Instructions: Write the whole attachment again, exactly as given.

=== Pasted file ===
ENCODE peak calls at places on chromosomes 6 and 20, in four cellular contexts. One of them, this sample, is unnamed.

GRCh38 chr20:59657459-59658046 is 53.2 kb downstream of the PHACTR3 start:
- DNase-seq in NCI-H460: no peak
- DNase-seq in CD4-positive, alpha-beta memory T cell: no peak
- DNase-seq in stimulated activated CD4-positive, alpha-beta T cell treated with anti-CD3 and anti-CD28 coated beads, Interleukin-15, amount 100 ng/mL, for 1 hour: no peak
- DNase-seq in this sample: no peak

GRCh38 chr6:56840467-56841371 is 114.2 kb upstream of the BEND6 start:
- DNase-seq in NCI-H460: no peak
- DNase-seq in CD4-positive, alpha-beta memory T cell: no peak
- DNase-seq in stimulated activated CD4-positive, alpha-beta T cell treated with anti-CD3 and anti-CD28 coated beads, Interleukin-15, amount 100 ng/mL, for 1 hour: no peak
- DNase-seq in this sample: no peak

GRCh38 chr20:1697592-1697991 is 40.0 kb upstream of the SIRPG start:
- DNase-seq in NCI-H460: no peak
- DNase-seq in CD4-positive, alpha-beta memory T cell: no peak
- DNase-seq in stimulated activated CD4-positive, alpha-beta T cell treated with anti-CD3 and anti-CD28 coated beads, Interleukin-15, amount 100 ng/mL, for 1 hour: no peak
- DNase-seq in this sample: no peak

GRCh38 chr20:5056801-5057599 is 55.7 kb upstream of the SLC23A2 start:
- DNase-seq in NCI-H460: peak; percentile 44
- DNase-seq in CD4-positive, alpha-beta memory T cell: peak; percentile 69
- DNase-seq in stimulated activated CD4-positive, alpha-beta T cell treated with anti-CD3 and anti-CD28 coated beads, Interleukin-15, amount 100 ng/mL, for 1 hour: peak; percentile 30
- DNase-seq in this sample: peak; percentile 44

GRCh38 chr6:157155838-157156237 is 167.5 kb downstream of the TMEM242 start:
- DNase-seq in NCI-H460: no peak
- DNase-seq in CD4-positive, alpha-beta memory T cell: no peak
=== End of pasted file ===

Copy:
ENCODE peak calls at places on chromosomes 6 and 20, in four cellular contexts. One of them, this sample, is unnamed.

GRCh38 chr20:59657459-59658046 is 53.2 kb downstream of the PHACTR3 start:
- DNase-seq in NCI-H460: no peak
- DNase-seq in CD4-positive, alpha-beta memory T cell: no peak
- DNase-seq in stimulated activated CD4-positive, alpha-beta T cell treated with anti-CD3 and anti-CD28 coated beads, Interleukin-15, amount 100 ng/mL, for 1 hour: no peak
- DNase-seq in this sample: no peak

GRCh38 chr6:56840467-56841371 is 114.2 kb upstream of the BEND6 start:
- DNase-seq in NCI-H460: no peak
- DNase-seq in CD4-positive, alpha-beta memory T cell: no peak
- DNase-seq in stimulated activated CD4-positive, alpha-beta T cell treated with anti-CD3 and anti-CD28 coated beads, Interleukin-15, amount 100 ng/mL, for 1 hour: no peak
- DNase-seq in this sample: no peak

GRCh38 chr20:1697592-1697991 is 40.0 kb upstream of the SIRPG start:
- DNase-seq in NCI-H460: no peak
- DNase-seq in CD4-positive, alpha-beta memory T cell: no peak
- DNase-seq in stimulated activated CD4-positive, alpha-beta T cell treated with anti-CD3 and anti-CD28 coated beads, Interleukin-15, amount 100 ng/mL, for 1 hour: no peak
- DNase-seq in this sample: no peak

GRCh38 chr20:5056801-5057599 is 55.7 kb upstream of the SLC23A2 start:
- DNase-seq in NCI-H460: peak; percentile 44
- DNase-seq in CD4-positive, alpha-beta memory T cell: peak; percentile 69
- DNase-seq in stimulated activated CD4-positive, alpha-beta T cell treated with anti-CD3 and anti-CD28 coated beads, Interleukin-15, amount 100 ng/mL, for 1 hour: peak; percentile 30
- DNase-seq in this sample: peak; percentile 44

GRCh38 chr6:157155838-157156237 is 167.5 kb downstream of the TMEM242 start:
- DNase-seq in NCI-H460: no peak
- DNase-seq in CD4-positive, alpha-beta memory T cell: no peak